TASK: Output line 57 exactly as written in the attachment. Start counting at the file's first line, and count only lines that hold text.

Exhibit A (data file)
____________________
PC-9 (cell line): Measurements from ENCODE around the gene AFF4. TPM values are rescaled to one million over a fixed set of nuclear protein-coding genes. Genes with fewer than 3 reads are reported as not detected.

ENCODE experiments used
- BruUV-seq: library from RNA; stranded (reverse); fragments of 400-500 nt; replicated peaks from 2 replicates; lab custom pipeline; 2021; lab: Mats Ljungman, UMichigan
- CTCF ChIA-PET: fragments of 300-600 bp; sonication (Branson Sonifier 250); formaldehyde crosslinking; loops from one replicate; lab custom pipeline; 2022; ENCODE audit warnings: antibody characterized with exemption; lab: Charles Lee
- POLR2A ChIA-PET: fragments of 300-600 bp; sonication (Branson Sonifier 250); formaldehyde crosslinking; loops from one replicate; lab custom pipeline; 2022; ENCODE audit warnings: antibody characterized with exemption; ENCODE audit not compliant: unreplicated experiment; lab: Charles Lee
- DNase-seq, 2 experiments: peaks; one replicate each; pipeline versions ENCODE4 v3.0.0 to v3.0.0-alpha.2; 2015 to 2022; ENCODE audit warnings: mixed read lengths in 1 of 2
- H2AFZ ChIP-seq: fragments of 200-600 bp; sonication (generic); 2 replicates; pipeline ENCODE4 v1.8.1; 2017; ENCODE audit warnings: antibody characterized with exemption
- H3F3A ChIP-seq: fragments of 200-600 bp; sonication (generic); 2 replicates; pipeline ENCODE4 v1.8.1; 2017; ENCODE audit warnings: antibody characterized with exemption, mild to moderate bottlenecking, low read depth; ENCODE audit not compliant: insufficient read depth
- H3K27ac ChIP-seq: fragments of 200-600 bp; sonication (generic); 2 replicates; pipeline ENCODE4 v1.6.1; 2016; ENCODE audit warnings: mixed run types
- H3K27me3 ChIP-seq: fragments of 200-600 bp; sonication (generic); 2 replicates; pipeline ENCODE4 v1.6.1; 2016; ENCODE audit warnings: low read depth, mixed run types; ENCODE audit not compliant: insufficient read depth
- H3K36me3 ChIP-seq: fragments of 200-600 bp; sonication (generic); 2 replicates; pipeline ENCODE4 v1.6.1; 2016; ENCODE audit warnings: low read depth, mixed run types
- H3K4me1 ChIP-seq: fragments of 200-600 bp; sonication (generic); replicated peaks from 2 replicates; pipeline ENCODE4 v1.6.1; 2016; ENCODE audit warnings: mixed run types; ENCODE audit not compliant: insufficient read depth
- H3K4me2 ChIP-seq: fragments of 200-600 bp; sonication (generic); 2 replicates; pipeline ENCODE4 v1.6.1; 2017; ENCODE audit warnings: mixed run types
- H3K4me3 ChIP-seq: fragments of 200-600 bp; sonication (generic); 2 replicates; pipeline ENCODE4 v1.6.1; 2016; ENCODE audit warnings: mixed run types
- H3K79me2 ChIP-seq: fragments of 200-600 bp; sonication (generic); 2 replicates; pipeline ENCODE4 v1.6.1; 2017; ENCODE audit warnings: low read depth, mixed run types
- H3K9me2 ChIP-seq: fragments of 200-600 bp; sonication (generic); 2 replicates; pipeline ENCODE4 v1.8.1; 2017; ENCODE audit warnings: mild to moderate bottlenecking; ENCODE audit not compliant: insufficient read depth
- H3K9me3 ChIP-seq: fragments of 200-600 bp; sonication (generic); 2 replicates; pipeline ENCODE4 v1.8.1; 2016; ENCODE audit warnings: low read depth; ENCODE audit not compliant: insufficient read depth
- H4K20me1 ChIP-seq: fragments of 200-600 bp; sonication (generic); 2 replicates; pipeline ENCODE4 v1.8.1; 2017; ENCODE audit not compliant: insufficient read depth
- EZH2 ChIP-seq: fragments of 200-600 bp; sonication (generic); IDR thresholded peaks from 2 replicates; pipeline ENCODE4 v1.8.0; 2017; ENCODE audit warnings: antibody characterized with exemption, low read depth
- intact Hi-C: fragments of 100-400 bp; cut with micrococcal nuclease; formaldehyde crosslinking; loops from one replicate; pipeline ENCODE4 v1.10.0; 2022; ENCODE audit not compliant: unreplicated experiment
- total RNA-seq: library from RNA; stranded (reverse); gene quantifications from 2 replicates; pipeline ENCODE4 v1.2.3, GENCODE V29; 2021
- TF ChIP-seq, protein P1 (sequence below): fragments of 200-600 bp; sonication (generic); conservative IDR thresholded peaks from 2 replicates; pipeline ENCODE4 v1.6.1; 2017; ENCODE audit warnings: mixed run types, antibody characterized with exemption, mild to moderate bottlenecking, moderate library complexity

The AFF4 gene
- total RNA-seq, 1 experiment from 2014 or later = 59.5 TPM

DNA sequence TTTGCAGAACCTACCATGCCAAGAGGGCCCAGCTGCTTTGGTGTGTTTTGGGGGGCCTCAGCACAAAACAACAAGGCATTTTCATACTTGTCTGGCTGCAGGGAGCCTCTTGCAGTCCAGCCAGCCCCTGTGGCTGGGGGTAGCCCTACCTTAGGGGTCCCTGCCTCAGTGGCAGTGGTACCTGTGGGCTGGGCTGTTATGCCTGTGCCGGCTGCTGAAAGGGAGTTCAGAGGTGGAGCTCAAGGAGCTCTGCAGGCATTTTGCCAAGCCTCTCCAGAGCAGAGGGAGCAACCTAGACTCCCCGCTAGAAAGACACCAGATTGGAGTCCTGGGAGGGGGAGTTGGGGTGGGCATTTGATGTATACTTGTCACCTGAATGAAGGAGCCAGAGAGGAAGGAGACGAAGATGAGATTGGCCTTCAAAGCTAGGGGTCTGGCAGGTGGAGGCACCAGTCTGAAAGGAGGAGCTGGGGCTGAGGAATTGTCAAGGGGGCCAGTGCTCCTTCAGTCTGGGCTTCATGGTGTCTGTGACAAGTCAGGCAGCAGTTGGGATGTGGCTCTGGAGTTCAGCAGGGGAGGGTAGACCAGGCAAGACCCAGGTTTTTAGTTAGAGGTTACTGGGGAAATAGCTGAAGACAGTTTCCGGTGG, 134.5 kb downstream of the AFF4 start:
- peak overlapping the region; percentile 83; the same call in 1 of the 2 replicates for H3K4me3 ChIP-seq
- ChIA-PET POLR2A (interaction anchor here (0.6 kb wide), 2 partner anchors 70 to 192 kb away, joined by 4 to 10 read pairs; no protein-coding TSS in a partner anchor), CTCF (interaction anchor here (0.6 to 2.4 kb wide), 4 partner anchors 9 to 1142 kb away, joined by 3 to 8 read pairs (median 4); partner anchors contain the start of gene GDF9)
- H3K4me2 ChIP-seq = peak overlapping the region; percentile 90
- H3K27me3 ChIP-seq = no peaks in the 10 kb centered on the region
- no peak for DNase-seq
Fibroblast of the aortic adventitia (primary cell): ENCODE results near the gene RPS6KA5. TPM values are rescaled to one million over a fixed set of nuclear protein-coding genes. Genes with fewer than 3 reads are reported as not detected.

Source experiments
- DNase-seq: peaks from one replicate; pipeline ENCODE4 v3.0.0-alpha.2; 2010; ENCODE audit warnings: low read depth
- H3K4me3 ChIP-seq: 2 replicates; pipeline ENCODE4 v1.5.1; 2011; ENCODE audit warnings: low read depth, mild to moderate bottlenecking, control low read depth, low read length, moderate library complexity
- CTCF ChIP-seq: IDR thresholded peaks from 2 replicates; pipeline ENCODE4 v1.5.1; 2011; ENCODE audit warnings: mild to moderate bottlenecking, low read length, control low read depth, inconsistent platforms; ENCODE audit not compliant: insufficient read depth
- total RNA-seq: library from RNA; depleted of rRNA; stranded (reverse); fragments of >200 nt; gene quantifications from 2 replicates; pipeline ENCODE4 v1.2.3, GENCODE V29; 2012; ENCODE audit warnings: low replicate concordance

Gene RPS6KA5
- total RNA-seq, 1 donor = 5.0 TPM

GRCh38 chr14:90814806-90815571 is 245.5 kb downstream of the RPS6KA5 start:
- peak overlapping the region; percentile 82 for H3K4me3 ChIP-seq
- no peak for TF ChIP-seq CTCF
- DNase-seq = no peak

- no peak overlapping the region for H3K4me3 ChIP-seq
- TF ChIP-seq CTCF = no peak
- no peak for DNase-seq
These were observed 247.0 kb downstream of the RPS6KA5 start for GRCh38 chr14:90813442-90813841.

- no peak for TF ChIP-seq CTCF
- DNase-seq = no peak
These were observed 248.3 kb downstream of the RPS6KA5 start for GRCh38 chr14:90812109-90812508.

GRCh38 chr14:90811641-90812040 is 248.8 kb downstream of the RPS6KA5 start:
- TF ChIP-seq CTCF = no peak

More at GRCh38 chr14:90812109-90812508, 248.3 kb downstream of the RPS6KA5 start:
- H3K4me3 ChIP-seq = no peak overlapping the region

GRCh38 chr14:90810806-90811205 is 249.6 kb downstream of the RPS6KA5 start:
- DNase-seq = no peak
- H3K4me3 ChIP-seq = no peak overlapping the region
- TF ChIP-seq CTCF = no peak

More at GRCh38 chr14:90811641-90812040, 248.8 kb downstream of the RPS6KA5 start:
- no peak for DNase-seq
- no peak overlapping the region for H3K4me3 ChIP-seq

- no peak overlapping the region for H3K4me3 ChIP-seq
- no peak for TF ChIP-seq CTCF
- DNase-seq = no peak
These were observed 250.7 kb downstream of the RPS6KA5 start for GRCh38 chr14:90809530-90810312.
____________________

- TF ChIP-seq CTCF = no peak